Sec­ond help­ing of gross-out goof­balls

Im­ma­tu­rity abounds in Adam San­dler’s writes of

The Gold Coast Bulletin - Play Magazine - - MOVIES -

EING a grown-up is tough! Some­times, just to pro­vide for your kids, you have to take a job that’s te­dious, point­less and de­grad­ing.

Like, for ex­am­ple, a role in Grown Ups 2, the odious Adam San­dler se­quel no­body’s been clam­or­ing for. Why else would women like Maria Bello, Maya Ru­dolph and Salma Hayek – moth­ers all – sign on for this cel­e­bra­tion of sex­ism, ho­mo­pho­bia and gen­eral a-hol­ish­ness?

All of which are also true of the orig­i­nal, 2010’s Grown Ups (both di­rected by long­time San­dler col­lab­o­ra­tor Den­nis Du­gan), but at least that movie had a plot. This time around, the oc­ca­sion is sim­ply the first day of sum­mer. Per­haps it’s a reimag­in­ing of Dazed & Con­fused for peo­ple who found Linklater’s movie too high­fa­lutin?

Morn­ing dawns in the home­town of Lenny Feder (San­dler), where he’s moved with his fam­ily af­ter giv­ing up his Hol­ly­wood agent job. He and wife Rox­anne (Hayek) are awak­ened by, in­ex­pli­ca­bly, a deer in their bed­room. It im­me­di­ately pees on Lenny, per the San­dler rule book.

Un­der­achiev­ing friends Kurt (Chris Rock), Eric (Kevin James) and Hig­gins (David Spade) are still around, though Rob Sch­nei­der’s char­ac­ter is ab­sent.

Kurt is thrilled be­cause he’s re­mem­bered his 20th an­niver­sary while wife Deanne (Ru­dolph) for­got, which gives him a mas­sive ‘‘get out of jail free card’’ and the chance to drink non-diet soft­drink with din­ner.

(Rock, al­most never a good judge of a screen­play, is bet­ter than this and looks like he knows it.)

Hig­gins is deal­ing with a visit from a son he never knew he had, a sullen teenager (Alexan­der Lud­wig) with a match­ing blond mop. And Eric is hon­ing his abil­ity to burp, sneeze and fart si­mul­ta­ne­ously, to the great envy of his mouth-breather pals.

The movie lurches from one gross-out scene to another, flip­ping the bird at con­ti­nu­ity and logic. It hon­estly seems as if San­dler and his team de­scended on a ran­dom sub­urb, half­heart­edly im­pro­vis­ing and mov­ing on when they got bored.

Once-promis­ing comic Nick Sward­son shows up as the school bus driver, strung out on pills be­cause his wife dumped him: ‘‘She caught me eat­ing a ba­nana with my butt.’’ Turns out he’s gay.

The wives gather for an aer­o­bics class, where they shud­der at the ap­pear­ance of a man­nish fe­male in­struc­tor and coo over a hunky guy un­til find­ing out that he, too, is gay.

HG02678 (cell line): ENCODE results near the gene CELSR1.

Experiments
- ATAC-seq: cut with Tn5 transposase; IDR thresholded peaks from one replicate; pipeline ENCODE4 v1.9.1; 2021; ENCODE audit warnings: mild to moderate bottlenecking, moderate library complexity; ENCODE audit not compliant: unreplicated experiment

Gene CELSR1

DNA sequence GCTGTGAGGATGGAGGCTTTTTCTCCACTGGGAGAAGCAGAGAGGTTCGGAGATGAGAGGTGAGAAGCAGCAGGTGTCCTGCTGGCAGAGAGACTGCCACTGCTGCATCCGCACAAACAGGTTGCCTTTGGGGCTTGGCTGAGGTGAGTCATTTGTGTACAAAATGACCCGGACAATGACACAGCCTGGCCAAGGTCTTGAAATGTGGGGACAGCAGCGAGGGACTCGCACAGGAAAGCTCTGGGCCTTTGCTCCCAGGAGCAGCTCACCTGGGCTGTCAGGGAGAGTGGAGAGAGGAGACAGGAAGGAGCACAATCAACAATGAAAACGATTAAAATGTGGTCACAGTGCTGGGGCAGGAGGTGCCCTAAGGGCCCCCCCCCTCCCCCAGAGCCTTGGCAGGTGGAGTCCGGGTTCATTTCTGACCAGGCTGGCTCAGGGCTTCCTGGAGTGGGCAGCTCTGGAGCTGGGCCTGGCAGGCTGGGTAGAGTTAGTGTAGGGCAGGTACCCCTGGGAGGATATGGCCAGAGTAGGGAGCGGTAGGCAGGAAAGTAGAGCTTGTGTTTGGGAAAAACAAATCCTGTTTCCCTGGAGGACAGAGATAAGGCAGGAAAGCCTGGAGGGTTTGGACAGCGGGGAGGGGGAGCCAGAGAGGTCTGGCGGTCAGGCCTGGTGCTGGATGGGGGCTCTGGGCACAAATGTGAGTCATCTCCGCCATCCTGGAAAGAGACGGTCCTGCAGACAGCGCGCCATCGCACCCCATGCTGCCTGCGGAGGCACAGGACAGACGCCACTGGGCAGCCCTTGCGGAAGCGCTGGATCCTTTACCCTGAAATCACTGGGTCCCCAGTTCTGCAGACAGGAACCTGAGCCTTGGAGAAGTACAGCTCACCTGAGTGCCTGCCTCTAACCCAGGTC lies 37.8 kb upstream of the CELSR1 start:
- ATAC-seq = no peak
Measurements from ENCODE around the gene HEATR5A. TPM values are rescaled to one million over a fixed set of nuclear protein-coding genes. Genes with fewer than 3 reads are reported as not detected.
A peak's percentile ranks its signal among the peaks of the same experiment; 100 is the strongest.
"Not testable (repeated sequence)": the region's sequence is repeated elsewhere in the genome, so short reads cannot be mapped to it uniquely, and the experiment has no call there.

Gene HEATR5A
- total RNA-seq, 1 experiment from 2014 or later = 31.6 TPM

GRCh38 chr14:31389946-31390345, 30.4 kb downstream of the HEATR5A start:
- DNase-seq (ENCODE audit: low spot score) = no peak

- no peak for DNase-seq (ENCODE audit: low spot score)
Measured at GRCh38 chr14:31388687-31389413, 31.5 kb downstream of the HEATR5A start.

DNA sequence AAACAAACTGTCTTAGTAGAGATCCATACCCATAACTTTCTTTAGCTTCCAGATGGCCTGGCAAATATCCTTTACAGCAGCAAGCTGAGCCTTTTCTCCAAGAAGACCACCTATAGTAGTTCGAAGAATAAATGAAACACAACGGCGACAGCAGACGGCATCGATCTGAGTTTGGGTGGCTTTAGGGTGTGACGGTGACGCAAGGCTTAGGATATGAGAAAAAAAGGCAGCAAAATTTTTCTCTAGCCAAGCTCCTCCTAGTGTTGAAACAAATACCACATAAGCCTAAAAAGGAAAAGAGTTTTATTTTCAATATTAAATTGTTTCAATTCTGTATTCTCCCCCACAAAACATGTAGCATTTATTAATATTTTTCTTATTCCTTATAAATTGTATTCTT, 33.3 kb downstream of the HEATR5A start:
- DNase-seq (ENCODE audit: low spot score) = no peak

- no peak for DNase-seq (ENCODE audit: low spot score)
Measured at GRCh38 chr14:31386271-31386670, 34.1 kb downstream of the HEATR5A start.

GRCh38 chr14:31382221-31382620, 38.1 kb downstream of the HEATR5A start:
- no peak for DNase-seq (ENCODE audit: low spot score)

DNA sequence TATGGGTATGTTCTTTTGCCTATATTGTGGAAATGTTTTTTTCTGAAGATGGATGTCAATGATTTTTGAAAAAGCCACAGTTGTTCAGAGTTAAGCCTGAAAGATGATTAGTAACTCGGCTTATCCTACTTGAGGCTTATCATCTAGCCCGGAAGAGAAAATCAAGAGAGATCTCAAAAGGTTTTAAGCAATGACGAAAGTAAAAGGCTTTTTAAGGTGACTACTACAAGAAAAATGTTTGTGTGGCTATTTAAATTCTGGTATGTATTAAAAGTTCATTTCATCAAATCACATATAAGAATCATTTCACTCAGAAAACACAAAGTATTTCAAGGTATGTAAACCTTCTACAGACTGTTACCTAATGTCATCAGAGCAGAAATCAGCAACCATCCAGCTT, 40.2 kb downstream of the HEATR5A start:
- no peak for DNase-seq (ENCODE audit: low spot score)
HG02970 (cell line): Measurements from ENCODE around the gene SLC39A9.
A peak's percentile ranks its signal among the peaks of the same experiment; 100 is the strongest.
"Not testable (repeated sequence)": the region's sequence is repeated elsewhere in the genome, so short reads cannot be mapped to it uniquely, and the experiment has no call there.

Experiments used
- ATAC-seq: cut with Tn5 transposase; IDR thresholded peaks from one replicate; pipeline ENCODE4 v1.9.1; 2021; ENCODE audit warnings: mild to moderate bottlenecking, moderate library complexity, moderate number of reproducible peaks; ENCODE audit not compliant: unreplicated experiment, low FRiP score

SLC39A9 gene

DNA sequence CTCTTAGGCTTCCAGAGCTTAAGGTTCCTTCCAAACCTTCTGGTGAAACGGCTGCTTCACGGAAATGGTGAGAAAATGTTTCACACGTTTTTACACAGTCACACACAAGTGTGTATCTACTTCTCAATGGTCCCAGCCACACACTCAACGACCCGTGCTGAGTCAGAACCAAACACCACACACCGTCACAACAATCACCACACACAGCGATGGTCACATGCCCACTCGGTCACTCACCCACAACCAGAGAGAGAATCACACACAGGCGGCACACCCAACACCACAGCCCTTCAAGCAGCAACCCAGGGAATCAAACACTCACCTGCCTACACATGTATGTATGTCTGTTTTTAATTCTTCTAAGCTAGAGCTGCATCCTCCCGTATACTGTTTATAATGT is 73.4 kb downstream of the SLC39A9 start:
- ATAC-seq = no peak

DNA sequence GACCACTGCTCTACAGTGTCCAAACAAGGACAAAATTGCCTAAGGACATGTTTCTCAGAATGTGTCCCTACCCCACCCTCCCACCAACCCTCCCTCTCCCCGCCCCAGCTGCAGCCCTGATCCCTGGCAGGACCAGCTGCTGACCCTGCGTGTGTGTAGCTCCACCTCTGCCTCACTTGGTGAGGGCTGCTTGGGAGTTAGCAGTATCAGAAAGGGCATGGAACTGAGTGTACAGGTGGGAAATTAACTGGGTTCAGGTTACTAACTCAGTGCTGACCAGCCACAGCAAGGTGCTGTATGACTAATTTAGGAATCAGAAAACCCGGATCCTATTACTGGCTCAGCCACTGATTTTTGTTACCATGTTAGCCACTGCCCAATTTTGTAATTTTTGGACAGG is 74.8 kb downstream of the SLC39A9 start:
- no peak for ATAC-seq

The men head for the lo­cal swim­ming hole so Eric can face his fears (the movie’s big theme) by jump­ing off a cliff. There, they en­counter a group of lo­cal col­lege frat jerks, headed by Tay­lor Laut­ner (in a sober­ing glimpse at the post- Twi­light land­scape), who de­velop a ’roided-up vendetta against the old dudes. ‘‘Thicky Thick and the Flabby Bunch,’’ he dubs them, in one of the film’s most cre­ative mo­ments.

A brief re­prieve comes when Eric and his wife (Bello) are bait-and-switched at a cheer­leader car wash, and Andy Sam­berg and a pack of younger SNL guys show up in skimpy shorts. You hope it’ll blos­som into a video mock­ing the whole sex­ist premise, but no such luck.

They’re the only SNL peo­ple you don’t ac­tively pity; Colin Quinn, Tim Mead­ows, Jon Lovitz, Ellen Cleghorne and Cheri Oteri are another story. And let’s not even talk about why Steve Buscemi is still show­ing up for these things.

Af­ter stops along the way to watch Sward­son defe­cat­ing in a Kmart dis­play toi­let, the school prin­ci­pal eat­ing his own belly but­ton lint, Spade pro­jec­tile vom­it­ing, Quinn in a poop-themed soft-serve gag, and a lot of ogling of the hot school bal­let teacher, it all ends up with an ’80s-themed party at Lenny’s, where the host con­fronts his own child­hood bully.

Spoiler alert: The movie ends with San­dler lit­er­ally fart­ing on Hayek, which must be pun­ish­able un­der some Hol­ly­wood by­law.

In any case, San­dler sums it up him­self half­way through: ‘‘We’re ir­rel­e­vant! We’re losers! We’re old!’’ Age isn’t the prob­lem, buddy; no­body is more in touch with his in­ner ob­nox­ious 6-year-old than you. But two out of three ain’t bad.

Grown Ups 2 opens to­day.

From left: David Spade, Adam San­dler, Chris Rock and Kevin James re­unite in Grown Ups 2.

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